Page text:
There’s perhaps fewer hard-working musicians in Australia with a resume like that of Ben Salter. Juggling his time between such indie luminaries as Giants of Science, the sprawling collective The Gin Club and as an integral part of The Wilson Pickers’ first two albums.
In The Cat, Salter has joined forces with like-minded troubadour Gareth Liddiard and producer Robert F Cranny to produce an intimate collection of works written over the years. It’s not too surprising that a combination of Salter and Liddiard might result in something slightly off-beat. As the opening title track The Cat launches into a saxophone solo it’s clear that this is going to be anything but a conventional album.
At a glance The Cat feels unadventurous in places. The simple acoustic Opportunities sounds like the sort of song that’d find its way onto the album of a Josh Pyke or any number of clones. When a hurdy gurdy launches into the background the track suddenly becomes a foggy highlands chant, but comes across as an arbitrary decision. It’s different, it sounds good, but it doesn’t serve the track in any really meaningful way.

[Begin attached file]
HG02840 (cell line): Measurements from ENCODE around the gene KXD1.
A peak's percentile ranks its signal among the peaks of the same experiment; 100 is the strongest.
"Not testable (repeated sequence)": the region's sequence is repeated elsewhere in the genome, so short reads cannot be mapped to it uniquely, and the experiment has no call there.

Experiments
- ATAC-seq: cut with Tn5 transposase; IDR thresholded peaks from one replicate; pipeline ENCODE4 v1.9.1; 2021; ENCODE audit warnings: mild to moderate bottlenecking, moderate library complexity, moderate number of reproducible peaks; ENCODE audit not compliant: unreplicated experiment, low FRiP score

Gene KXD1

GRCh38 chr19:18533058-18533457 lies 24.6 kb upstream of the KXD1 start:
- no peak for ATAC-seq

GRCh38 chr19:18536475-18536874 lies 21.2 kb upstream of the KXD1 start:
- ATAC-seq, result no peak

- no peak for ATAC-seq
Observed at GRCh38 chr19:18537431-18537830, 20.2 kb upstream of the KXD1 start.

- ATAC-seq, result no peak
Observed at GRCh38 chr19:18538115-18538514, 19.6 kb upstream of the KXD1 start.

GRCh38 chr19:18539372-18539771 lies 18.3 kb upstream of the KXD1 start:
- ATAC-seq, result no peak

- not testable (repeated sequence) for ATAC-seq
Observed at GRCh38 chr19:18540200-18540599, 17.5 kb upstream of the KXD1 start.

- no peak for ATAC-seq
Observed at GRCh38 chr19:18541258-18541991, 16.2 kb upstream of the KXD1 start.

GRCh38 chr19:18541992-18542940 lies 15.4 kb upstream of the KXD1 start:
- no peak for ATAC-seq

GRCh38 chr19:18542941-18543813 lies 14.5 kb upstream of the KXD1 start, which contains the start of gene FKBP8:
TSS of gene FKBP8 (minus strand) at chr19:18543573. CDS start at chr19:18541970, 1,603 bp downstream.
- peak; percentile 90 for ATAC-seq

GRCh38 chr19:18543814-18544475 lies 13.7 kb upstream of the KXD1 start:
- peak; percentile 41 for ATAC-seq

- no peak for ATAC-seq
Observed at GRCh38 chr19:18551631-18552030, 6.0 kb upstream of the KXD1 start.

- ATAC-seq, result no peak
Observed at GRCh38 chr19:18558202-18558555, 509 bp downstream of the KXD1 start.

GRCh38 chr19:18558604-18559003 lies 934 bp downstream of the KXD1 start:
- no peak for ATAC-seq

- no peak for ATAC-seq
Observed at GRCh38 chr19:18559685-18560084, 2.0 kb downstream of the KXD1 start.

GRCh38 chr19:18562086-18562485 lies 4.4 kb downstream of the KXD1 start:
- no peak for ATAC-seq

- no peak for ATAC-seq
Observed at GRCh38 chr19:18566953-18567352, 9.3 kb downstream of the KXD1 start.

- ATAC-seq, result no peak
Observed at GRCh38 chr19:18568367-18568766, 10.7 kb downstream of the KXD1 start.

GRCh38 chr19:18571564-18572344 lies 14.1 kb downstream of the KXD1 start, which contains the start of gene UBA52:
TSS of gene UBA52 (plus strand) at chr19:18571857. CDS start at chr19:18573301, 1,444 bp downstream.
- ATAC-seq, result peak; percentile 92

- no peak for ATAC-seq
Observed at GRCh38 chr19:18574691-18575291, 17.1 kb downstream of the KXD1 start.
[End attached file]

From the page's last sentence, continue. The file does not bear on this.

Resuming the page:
Of the recording process, Salter says “Gareth gets bored pretty easily, as do I.” It’s this mindset that seems to inform the album more than anything. The Cat is a restless affair. That’s not to say that there aren’t moments of tender greatness. The haunting instrumental German Tourist signals a run of tracks that feel more focussed and carefully crafted than most of the rest of the album. Clocking in at nearly 8 minutes, West End Girls seems to capture something of Ben Salter that the rest of the album fails to; though as a Brisbanite it’s hard to go past references to catching the 199 bus to the Valley without smiling, the drifting narrative working in unison with bare instrumentation that makes the ebs and flows of Salter’s vocals the centrepiece. “How do you think this will all work out?” the downtrodden Salter ernestly asks as the track draws to a distant close.
You will find glimpses of brilliance on The Cat, but as a whole the album meanders without making any real ground.